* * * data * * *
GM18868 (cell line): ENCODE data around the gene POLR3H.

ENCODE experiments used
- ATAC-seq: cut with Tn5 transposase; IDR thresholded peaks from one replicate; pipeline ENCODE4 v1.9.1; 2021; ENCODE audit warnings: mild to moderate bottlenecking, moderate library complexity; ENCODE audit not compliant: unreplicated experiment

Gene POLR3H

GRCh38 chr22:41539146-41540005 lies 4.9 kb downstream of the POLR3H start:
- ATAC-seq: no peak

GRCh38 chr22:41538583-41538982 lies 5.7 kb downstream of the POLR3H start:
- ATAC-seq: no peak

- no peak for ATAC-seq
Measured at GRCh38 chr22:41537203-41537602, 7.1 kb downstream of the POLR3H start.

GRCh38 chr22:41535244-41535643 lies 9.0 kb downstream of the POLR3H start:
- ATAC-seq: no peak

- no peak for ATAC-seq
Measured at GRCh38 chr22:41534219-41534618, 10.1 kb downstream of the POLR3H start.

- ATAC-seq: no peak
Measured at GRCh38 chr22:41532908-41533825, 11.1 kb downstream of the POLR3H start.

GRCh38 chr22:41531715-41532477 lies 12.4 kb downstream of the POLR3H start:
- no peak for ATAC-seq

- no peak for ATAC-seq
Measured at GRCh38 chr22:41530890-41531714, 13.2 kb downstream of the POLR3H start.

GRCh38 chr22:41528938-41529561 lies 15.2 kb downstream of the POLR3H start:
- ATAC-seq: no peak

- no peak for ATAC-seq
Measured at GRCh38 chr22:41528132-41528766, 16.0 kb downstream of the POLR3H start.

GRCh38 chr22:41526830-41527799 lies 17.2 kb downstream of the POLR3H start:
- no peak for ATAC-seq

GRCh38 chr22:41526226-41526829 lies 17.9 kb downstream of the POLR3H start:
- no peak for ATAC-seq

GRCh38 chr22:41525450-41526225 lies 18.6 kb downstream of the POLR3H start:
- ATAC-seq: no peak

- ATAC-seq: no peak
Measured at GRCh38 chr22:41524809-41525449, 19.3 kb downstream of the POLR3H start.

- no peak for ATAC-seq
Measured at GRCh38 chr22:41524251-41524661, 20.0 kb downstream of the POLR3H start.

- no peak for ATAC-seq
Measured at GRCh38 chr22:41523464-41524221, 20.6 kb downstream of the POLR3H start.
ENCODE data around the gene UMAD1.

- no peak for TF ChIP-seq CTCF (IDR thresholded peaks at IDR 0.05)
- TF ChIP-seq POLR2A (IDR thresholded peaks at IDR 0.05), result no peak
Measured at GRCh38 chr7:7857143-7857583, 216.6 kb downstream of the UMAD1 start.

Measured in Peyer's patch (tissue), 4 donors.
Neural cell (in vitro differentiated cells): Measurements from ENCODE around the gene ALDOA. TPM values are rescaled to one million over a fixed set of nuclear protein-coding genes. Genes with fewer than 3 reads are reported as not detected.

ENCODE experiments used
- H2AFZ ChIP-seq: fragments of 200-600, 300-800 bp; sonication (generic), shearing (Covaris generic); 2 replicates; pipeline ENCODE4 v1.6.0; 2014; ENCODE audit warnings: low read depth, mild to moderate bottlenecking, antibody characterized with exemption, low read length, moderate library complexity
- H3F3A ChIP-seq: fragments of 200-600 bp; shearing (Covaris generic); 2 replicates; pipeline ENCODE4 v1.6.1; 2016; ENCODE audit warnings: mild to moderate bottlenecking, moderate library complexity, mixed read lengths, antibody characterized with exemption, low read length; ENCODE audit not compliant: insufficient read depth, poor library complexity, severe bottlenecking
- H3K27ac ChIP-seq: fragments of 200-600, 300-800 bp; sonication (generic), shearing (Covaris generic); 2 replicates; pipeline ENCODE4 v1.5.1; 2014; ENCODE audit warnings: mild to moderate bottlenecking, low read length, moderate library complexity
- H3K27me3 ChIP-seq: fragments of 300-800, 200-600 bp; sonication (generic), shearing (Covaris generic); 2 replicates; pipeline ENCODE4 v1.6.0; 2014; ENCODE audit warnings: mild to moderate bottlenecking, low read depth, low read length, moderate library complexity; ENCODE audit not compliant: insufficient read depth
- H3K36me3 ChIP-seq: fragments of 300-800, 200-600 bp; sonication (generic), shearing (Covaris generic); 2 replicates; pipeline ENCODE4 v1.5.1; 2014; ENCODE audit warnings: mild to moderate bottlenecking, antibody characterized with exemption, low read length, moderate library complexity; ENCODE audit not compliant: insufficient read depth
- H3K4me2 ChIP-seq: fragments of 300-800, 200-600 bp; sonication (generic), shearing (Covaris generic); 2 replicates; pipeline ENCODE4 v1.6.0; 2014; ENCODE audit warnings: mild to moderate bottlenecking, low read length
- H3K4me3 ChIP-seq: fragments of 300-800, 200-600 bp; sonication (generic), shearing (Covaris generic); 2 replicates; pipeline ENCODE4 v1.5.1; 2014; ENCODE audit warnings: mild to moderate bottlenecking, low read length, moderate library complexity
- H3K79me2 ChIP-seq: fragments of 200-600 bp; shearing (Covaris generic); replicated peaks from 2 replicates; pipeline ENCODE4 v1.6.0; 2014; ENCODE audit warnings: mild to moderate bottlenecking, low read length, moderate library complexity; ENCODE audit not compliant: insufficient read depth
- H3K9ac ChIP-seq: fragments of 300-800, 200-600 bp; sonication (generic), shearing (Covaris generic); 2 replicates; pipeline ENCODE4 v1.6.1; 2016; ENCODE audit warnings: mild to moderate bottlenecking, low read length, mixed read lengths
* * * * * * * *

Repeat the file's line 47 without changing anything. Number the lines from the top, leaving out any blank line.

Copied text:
- H3K27me3 ChIP-seq: fragments of 300-800, 200-600 bp; sonication (generic), shearing (Covaris generic); 2 replicates; pipeline ENCODE4 v1.6.0; 2014; ENCODE audit warnings: mild to moderate bottlenecking, low read depth, low read length, moderate library complexity; ENCODE audit not compliant: insufficient read depth